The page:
Germany, France shore up political, financial aid to beleaguered WHO
GENEVA/BERLIN (Reuters) – France and Germany expressed political and financial backing for the World Health Organization in its fight against the coronavirus on Thursday, with Berlin saying it would give a record half billion euros in funding and equipment this year.
WHO chief Tedros Adhanom Ghebreyesus said that the agency, criticised by the United States for being slow off the mark in tackling the pandemic, was getting the support it needed and that the talks had been “very productive”.
“We are getting today all the support we need, politically and financially. Both Germany and France are long-standing friends of WHO and global health,” Tedros told a news conference at WHO headquarters.
U.S. President Donald Trump said last month that the United States was cutting ties with the “China-centric” WHO, but he has still not formally notified the U.N. agency.
The United States is the biggest overall donor to the Geneva-based WHO, contributing more than $400 million in 2019, roughly 15% of its budget.
“Isolated national answers to international problems are doomed to fail,” German Health Minister Jens Spahn said.
He announced additional donations of funds and medical equipment to WHO that would bring Germany’s total support to 500 million euros ($561 million) this year, the “highest amount ever”, as it assumes the EU presidency.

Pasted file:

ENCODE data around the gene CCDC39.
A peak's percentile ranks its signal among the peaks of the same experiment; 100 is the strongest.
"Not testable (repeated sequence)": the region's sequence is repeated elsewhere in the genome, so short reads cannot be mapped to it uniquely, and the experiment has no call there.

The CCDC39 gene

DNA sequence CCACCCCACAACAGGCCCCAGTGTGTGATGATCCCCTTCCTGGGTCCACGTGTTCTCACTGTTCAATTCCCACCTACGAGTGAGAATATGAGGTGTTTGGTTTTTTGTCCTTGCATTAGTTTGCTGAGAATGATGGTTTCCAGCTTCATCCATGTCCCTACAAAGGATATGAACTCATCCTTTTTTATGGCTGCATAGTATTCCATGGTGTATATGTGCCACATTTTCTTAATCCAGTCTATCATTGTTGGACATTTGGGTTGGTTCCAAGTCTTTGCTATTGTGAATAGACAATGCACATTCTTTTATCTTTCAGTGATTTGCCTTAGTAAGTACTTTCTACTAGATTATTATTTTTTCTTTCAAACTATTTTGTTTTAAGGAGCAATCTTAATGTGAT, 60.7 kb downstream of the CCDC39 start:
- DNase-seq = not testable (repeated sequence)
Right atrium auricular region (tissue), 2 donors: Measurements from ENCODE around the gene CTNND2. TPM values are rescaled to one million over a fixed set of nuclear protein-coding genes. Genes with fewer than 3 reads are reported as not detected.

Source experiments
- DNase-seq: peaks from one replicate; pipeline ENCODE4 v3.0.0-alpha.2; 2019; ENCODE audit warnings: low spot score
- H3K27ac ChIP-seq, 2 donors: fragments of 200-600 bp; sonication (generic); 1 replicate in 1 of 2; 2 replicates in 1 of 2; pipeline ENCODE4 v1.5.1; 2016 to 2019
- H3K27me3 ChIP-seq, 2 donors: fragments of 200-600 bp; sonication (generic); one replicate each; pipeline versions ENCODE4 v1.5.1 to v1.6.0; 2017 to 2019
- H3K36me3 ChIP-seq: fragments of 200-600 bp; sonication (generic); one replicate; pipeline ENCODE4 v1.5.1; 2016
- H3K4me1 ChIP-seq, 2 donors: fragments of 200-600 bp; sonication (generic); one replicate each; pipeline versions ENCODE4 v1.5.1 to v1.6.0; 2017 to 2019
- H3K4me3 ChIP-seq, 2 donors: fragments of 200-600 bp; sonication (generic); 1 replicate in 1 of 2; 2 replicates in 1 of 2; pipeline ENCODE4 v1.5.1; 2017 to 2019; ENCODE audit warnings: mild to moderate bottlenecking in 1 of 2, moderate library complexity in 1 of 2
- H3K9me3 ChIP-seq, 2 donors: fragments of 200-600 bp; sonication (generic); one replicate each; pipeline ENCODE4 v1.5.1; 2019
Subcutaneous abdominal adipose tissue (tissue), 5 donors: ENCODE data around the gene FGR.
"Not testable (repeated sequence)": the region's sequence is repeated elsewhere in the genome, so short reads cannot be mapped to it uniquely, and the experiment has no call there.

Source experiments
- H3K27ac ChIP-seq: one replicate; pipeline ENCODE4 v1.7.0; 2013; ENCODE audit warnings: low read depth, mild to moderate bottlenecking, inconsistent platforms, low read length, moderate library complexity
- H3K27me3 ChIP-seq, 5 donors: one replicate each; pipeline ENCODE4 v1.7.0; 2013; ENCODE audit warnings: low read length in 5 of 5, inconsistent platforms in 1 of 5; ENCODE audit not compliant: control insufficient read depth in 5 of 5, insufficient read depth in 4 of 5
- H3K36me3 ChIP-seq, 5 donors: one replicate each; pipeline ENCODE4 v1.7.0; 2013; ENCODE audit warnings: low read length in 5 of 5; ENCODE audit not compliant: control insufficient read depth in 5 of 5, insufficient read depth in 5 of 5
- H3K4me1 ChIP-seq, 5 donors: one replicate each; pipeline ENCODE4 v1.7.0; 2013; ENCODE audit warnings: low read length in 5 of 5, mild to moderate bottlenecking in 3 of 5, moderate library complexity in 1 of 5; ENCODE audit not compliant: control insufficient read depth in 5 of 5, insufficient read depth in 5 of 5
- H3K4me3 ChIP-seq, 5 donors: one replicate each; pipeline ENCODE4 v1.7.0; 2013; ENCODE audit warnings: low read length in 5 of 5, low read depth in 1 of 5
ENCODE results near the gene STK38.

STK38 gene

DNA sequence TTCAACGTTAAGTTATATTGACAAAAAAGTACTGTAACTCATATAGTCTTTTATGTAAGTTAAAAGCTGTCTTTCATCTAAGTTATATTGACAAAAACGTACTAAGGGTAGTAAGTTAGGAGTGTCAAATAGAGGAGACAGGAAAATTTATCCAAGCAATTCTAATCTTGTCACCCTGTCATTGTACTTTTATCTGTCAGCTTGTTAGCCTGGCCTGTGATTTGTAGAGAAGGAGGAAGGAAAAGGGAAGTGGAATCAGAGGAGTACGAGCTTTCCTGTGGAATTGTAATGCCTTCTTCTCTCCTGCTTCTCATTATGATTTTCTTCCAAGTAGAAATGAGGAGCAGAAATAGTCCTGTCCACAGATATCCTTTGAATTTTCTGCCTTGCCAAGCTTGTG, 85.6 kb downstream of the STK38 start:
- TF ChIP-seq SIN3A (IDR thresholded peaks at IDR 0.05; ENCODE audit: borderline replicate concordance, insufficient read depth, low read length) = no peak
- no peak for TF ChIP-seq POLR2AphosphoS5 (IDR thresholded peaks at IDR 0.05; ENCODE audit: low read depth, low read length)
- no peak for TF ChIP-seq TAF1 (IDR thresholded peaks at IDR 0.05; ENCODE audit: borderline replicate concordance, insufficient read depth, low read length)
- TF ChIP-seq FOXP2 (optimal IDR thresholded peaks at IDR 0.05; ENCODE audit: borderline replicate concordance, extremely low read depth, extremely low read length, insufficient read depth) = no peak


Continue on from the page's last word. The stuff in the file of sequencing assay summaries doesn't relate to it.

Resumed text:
“We need a strong, efficient, transparent and accountable WHO today more than ever,” Spahn said.
“Germany will do its part to give the WHO the political, financial and technical backing that is needed. This comes with the expectation that remaining challenges are adequately addressed and needed reforms are pushed forward.”
France said it would give 90 million euros to a WHO research centre in Lyon as well as an additional contribution of 50 million euros.
“I truly believe the world needs, more than ever, a multilateral organisation,” French Health Minister Olivier Veran said. “I believe the world cannot get rid of partners. We need a global answer (to COVID-19) and only the WHO can provide that answer.”
Infections have been reported in more than 210 countries and territories since the first cases were identified in China in December 2019.
More than 9.47 million people have been reported to have been infected by the coronavirus globally and 482,389 have died so far, according to a Reuters tally.
“The situation in Western Europe is improving. Of course, in the rest of world the pandemic is on the increase,” Tedros said.
European governments are working with the United States on plans to overhaul the WHO, a top European health official said last week, signalling that Europe shares some of the concerns that led Washington to say it would quit.
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